Energy Management

How Food Waste Can Transform into Electricity

When a food company produces 150 tons of food waste every day, that is either a huge problem or a great opportunity to innovate and produce energy. New Bluesphere Shlomi Palas inbodywaste-to-energy technologies can transform this food waste into clean, green energy while also providing a bonus in reducing the amount of waste that goes into landfills. Everything from U.S. food manufacturers, grocery stores, restaurants, sports arenas, schools and hospitals generate an average of 2 tons—4,000 pounds—of food waste per week, with an estimated 35 million tons of food waste from commercial and residential sources in U.S. landfills each year, according to the U.S. Environmental Protection Agency.

Operators of commercial kitchens and other waste generators are increasingly looking for more environmentally sound ways to manage food waste vs. sending it to a landfill. And, with good reason—waste is expensive.

According to “Wasted: How America is Losing Up to 40% of Its Food from Farm to Fork to Landfill,” author Dana Gunders noted that 40% of food in the United States today goes uneaten. Americans are throwing out the equivalent of $165 billion each year. The uneaten food ends up rotting in landfills as the single largest component of U.S. municipal solid waste where it accounts for a large portion of U.S. methane emissions. At the processing level, the losses come mostly through trimming, when both edible portions (skin, fat, peels and end pieces) and inedible portions (bones, pits) are removed from food. Overproduction, product and packaging damage and technical malfunctions can also cause processing losses.

Proper transport and handling of food are critical throughout the supply chain, particularly with perishable goods that require cold conditions such as frozen foods. Inconsistent refrigeration is less of a problem today than in the past, but it still occurs when produce is kept at improper temperatures, such as when it sits too long on loading docks.

Smithfield Foods—cutting the pork on waste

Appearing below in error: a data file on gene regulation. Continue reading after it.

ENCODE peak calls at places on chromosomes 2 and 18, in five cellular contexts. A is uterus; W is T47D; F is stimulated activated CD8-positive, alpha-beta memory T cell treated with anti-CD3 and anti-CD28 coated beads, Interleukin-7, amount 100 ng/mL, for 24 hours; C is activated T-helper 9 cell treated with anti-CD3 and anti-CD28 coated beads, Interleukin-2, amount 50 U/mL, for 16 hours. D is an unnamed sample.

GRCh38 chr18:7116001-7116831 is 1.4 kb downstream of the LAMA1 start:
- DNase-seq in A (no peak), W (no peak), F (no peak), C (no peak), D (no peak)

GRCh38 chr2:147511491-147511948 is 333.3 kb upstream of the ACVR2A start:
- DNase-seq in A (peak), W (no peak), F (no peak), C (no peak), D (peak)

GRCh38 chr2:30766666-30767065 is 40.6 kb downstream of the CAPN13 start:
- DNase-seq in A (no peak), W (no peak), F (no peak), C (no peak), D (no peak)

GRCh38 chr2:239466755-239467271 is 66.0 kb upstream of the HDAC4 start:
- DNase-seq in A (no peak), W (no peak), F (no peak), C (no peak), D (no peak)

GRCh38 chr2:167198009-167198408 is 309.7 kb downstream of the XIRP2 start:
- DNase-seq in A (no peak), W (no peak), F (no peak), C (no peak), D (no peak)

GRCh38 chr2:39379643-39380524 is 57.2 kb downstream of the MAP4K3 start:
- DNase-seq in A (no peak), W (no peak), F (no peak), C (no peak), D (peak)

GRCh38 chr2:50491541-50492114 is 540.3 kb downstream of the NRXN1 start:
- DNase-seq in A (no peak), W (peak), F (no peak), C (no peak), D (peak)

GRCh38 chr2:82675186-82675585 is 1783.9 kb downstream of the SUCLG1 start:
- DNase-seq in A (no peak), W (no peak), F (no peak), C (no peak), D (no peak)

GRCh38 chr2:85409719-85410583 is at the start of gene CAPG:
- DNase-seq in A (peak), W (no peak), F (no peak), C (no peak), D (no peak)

When Murphy-Brown of Missouri, LLC (MBM), a Princeton, Mo.-based livestock production subsidiary of Smithfield Foods, faced the issue of waste, they took an important step toward cutting down their carbon footprint. Earlier this year, MBM tapped a local alternative energy company to build a $100 million biogas system to turn swine waste into renewable energy, which saves the company money on disposal costs and reduces odors. The digesters use bacteria to convert manure from approximately 350,000 hogs into electricity, which is fed back into the power grid. MBM will pay royalties back to Smithfield based on the sale of its energy, which at peak production is sufficient to power about 3,000 homes and businesses in Utah. According to a company statement, MBM expects to achieve reduced greenhouse gas emissions, shrink its carbon footprint and eliminate rainfall effects on treatment systems, all while capturing a valuable and renewable biogas energy resource.

From waste to resource
In the case of Smithfield, the biogas is produced when bacteria decompose manure anaerobically—without the presence of oxygen—into a gas mixture composed of about 60-70% methane. The gas mixture can be used to generate heat, hot water or electricity, and the leftover digested manure can be used as fertilizer, bedding, mulch and potting soil. When biogas comes from animal manure, it allows farmers to produce their own electricity and reduce water contamination, odor pollution and global warming emissions caused by animal waste. According to Dennis Treacy, Smithfield’s chief sustainability officer, with the energy being generated, it now allows MBM to make facility upgrades that are good for their employees, the animals and the continuous improvement of their business.

While it may be another year for the Smithfield biogas project to reap the savings, the returns are in place. The use of waste to energy (WTE) offers the following returns:

·         Reuse of returns and dead stocks. With nearly 16% of raw materials lost during manufacturing, according to the study, WTE may help draw back returns on this loss.

·         Reuse of both solid and liquid organic waste coming out of their production facilities.

·         Reuse of the residual heat created by the CHP systems during the energy production process, for internal needs, like steam, heat, cooling and hot water, to dramatically reduce their energy cost.

·         Big brands that are processing animals as part of their production process can implement the same program also in the farms growing the animals, like chicken farms, pig farms and cow farms to eliminate the contamination created by the animal manure.

·         The WTE plants can be installed and operated both on site in the production or central logistic facility and save the transportation cost or in a separate facility.

·         The projects can be implemented by the food companies or by companies such as Bluesphere Corp., which is ready to establish and operate these facilities on a build, own and operate basis.

Conclusion
New anaerobic digestion technologies make WTE an attractive financial and operational option for large frozen manufacturing companies. The savings that can be created, as well as the reduction in waste streams and resulting environmental benefits, can set a new standard for best practices in the industry. Understanding the environmental benefits of efficient resource use and the financial benefits of significant cost savings results is an ultimate win-win approach.

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